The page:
Today I’m offering a critique of an excerpt from VANGUARD RISING. I believe it serves as a great example of unexpected openings. Read on, and you’ll see why…
The darkness was all encompassing. Dan could turn in any direction and save for the glow from the radio in the dashboard[,] there was only black. It was very fitting, it matched his mood. He had been feeling the black, emptiness since he woke up this morning. It was getting late. He looked at the clock on the radio faceplate. It had just turned ten.
The glowing radio dial meant there was noise coming from the speakers in back. He didn’t hear any of it. He only heard the storm in his mind. You don’t amount to anything. You’re a failure. Nothing you do is right. He pictured every mistake he had ever made. Every embarrassing moment he had ever experienced was brought to the surface, magnified tenfold.
When he was up he didn’t think about those things. But he was down right now. Way down. And he had been this way for days. He couldn’t take it anymore. He wanted it to stop.
Dan knew this personal trial well. He would put himself through it almost routinely. This time was different. The void he felt in his belly would be silenced this time. For good.
He reached over and opened the glove box, allowing the door [to] drop freely. He sat and stared for a moment at his savior nestled inside. One of the many things he had inherited from his father after his death. The cold blackness of its six inch barrel seemed soothing to him somehow. It was a statement of ultimate control in his world.
He reached in and grabbed the checkered walnut grip. It seemed heavier than [it] was only a few hours earlier. In the dim light of the radio he read the barrel, Colt Python .357 Magnum. For some reason, maybe because she knew it had value, she had kept it instead of selling it to one of his father’s friends.
He had found the last of the ammunition in the house. His mother had thrown out all of it she could find after the funeral. It seemed fitting that he came across it this morning in the garage by accident. Eight rounds in the bottom of a toolbox drawer.
He needed something to give him a feeling of control. Knowing he had it was burning at the back of his mind all day. He had a gun, and now he had bullets to go with it. They were even the right ones, 145 grain Winchester Silver Tip hollow points. More than enough to do job.
He unlocked the cylinder and swung it open. Six rounds. He only needed one. With a quick flick of his wrist the cylinder and its lethal cargo snapped back into place. He pulled the hammer back quickly with his thumb. The trigger moved rearward in its housing. It was in single action mode. Just another four pounds of pressure and it would be over.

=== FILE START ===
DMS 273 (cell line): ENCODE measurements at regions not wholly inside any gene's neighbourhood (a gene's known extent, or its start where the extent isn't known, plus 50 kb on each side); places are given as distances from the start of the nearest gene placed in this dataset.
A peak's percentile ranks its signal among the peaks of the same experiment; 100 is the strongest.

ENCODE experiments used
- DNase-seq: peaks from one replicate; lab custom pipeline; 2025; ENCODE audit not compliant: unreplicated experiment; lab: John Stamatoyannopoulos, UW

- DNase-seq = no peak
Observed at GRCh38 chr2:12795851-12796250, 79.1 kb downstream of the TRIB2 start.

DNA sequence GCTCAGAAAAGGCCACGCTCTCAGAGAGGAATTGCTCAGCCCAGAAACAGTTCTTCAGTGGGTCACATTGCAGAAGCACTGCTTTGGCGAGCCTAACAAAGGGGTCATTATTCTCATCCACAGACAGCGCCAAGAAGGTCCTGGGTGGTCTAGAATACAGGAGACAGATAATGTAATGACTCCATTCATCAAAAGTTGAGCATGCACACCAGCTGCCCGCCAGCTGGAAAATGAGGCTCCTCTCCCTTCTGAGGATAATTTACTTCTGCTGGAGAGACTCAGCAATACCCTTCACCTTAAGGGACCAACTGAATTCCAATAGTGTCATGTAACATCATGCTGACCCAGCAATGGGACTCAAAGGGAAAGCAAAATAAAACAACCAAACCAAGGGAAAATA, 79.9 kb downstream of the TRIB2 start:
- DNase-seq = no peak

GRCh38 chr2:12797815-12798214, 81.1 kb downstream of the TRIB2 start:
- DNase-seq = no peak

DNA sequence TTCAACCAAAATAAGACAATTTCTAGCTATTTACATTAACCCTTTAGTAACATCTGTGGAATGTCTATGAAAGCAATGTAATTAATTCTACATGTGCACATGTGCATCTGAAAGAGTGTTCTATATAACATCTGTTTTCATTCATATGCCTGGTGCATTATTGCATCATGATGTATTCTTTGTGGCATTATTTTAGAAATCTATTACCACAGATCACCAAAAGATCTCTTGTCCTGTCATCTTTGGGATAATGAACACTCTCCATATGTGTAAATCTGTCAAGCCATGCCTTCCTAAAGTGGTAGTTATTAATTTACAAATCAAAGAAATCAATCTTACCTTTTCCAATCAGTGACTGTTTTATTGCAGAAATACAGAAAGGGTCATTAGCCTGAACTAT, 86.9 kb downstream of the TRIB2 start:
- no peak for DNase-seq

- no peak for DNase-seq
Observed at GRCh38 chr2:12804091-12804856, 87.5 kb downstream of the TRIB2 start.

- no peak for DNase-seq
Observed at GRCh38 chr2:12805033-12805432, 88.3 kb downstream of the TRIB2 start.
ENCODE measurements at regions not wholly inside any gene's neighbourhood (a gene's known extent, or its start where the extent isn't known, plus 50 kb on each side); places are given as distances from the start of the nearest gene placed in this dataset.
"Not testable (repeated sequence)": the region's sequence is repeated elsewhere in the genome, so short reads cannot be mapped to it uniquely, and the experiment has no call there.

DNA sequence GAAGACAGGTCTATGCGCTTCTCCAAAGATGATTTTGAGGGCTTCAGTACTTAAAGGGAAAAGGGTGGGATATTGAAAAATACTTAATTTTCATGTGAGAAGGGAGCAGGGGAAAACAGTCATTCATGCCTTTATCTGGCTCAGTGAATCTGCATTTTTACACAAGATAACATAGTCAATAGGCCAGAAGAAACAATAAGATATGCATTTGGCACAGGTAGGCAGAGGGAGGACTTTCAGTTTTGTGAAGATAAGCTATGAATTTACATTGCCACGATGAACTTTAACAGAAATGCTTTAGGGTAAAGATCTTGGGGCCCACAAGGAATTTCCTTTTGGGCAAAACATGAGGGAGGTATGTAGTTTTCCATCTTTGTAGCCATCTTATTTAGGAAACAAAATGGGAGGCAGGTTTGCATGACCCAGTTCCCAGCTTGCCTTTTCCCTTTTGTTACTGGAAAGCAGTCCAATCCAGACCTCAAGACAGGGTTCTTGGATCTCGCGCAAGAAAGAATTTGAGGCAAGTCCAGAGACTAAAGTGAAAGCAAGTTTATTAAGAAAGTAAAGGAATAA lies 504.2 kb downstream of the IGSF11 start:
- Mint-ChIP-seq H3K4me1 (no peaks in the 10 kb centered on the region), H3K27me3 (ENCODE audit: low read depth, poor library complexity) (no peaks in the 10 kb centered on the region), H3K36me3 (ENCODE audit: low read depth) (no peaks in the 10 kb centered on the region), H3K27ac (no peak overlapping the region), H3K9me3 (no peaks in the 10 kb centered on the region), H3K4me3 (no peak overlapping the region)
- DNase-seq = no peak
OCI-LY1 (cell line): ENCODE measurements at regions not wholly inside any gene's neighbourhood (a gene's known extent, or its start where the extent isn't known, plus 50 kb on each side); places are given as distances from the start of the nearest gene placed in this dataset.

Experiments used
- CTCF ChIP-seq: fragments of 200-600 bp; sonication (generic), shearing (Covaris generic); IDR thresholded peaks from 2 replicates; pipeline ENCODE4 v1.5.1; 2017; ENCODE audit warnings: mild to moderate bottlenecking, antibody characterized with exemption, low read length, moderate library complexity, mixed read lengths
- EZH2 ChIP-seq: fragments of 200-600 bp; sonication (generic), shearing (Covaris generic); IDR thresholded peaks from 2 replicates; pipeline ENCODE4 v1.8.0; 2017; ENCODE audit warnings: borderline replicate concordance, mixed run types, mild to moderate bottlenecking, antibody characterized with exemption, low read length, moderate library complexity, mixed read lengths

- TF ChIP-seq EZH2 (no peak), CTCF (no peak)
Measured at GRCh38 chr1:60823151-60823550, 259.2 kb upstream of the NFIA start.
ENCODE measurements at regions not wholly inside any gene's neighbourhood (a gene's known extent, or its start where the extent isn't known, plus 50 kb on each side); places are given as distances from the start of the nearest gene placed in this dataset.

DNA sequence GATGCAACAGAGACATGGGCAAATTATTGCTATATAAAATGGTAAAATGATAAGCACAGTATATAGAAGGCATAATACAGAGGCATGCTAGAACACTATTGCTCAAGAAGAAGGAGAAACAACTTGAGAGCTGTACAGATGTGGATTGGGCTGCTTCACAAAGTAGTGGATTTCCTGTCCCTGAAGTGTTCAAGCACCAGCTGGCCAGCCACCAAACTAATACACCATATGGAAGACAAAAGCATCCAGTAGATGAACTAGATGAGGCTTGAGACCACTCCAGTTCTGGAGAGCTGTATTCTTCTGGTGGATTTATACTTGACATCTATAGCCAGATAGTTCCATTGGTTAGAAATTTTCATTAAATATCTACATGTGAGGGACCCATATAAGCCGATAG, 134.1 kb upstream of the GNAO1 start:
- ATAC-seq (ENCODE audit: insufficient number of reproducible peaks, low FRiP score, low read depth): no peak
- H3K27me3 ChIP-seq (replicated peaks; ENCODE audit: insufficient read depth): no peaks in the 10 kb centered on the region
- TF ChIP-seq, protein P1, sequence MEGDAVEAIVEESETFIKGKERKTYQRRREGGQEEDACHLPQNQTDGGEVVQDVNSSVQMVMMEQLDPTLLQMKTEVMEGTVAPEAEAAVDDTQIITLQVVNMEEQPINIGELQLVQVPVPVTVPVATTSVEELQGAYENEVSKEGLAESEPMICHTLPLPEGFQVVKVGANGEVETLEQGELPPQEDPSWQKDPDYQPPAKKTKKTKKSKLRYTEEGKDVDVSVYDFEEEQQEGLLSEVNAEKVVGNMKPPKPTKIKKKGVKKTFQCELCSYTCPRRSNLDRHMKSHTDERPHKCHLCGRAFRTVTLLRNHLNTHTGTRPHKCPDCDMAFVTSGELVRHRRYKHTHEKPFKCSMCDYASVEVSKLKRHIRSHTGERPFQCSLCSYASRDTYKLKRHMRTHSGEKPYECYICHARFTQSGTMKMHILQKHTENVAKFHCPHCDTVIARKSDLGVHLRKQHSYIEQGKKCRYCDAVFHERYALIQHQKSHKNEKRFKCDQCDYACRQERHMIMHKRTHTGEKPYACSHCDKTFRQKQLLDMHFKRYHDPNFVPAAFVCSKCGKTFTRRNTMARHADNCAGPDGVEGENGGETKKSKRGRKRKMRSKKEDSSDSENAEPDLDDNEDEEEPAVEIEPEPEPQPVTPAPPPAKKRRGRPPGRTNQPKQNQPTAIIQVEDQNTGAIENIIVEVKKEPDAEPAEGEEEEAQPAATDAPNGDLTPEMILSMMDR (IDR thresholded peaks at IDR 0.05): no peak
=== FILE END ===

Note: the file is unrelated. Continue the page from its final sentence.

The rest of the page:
He raised the revolver up and placed the barrel under his chin. Four more pounds of pressure. The top of his head would most likely be blown off. The bullet would probably put a hole in the roof of the car. Four more pounds is all it would take. His index finger rested on the trigger hesitantly. Is this what he wanted? Four more pounds. With a squeeze of the trigger he answered.
Then came the blinding white light out of the darkness, and everything was once again black.
All in all, I think this is a very strong beginning. As I said at the outset, losing a character on the first page of a book is unexpected, and can do a lot to draw a reader in. I’m curious to find out why Dan was feeling depressed enough to kill himself, and to know who said those terrible things to him. Clearly he’s lost his father relatively recently–could that alone have been the impetus? I would definitely keep reading to find out more.
A few technical points. I inserted edits in brackets, where a word was needed to clarify what was happening. I also think that since he was given a name, it should be used more frequently: “Dan” in place of “he” in several more spots.
The language could also be trimmed some, which would help with clarity and would additionally serve to drive the reader toward the conclusion more rapidly. For example, “His mother had thrown out all of it she could find after the funeral” is a bit wordy. Better to say, “She’d thrown it all out after the funeral–except for the eight rounds in the bottom of a toolbox drawer. It seemed fitting when he’d come across them in the garage this morning.”
Also, there are a few places where punctuation could be used to strengthen the impact of a sentence. “With a squeeze of the trigger he answered,” might be better served by inserting a comma, “With a squeeze of the trigger, he answered.” I’d advise the writer to go back through this passage and carefully examine all the punctuation choices to make sure that they add to the narrative flow.